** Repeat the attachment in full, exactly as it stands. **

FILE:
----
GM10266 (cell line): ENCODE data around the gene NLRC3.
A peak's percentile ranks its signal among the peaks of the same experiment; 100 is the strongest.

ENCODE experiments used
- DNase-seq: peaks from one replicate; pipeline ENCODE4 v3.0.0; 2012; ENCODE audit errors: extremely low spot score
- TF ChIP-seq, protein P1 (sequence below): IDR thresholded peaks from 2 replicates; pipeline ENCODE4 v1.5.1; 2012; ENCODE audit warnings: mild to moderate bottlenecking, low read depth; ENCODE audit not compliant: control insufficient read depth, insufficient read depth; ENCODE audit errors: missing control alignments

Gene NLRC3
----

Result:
GM10266 (cell line): ENCODE data around the gene NLRC3.
A peak's percentile ranks its signal among the peaks of the same experiment; 100 is the strongest.

ENCODE experiments used
- DNase-seq: peaks from one replicate; pipeline ENCODE4 v3.0.0; 2012; ENCODE audit errors: extremely low spot score
- TF ChIP-seq, protein P1 (sequence below): IDR thresholded peaks from 2 replicates; pipeline ENCODE4 v1.5.1; 2012; ENCODE audit warnings: mild to moderate bottlenecking, low read depth; ENCODE audit not compliant: control insufficient read depth, insufficient read depth; ENCODE audit errors: missing control alignments

Gene NLRC3